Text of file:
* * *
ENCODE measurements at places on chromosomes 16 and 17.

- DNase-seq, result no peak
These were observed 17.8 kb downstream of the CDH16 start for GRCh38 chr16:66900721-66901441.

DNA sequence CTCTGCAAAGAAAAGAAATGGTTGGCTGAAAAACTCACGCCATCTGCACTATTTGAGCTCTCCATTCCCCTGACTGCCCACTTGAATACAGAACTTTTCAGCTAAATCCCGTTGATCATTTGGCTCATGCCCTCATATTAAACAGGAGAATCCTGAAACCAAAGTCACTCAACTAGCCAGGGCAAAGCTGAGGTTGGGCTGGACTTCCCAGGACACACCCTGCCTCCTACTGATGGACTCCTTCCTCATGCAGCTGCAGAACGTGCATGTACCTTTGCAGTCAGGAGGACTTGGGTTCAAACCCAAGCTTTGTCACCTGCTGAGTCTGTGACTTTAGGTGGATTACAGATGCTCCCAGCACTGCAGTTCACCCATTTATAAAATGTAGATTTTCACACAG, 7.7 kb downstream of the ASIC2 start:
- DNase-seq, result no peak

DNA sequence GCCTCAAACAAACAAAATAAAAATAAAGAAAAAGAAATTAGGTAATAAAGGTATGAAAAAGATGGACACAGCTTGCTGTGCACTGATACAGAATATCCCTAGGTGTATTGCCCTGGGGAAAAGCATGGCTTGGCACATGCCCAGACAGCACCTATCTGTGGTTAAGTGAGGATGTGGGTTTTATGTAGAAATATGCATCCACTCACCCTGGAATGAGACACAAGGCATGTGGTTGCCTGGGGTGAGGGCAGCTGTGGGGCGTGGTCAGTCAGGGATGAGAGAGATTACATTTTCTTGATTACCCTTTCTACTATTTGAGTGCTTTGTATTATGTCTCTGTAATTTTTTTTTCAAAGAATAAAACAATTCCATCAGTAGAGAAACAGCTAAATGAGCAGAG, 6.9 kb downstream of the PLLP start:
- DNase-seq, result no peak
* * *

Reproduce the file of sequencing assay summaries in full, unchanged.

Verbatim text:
ENCODE measurements at places on chromosomes 16 and 17.

- DNase-seq, result no peak
These were observed 17.8 kb downstream of the CDH16 start for GRCh38 chr16:66900721-66901441.

DNA sequence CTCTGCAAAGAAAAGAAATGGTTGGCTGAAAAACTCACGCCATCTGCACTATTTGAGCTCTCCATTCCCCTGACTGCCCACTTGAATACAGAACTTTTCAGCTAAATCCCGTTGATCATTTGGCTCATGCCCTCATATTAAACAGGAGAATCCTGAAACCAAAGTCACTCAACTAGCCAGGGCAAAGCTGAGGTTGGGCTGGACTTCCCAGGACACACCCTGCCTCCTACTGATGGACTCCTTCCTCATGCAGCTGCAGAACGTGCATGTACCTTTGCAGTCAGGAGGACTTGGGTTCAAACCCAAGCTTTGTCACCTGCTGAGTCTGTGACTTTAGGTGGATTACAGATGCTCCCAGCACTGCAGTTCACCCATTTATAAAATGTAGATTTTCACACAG, 7.7 kb downstream of the ASIC2 start:
- DNase-seq, result no peak

DNA sequence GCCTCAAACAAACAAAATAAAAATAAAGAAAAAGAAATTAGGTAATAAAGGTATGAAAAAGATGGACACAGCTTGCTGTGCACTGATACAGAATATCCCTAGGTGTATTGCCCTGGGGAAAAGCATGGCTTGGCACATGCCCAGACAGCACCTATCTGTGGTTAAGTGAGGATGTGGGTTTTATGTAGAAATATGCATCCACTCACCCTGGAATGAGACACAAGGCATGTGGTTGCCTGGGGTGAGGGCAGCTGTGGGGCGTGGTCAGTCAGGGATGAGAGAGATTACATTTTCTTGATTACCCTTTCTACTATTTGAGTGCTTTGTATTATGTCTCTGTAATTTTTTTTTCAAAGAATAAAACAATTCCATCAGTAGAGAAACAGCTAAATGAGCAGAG, 6.9 kb downstream of the PLLP start:
- DNase-seq, result no peak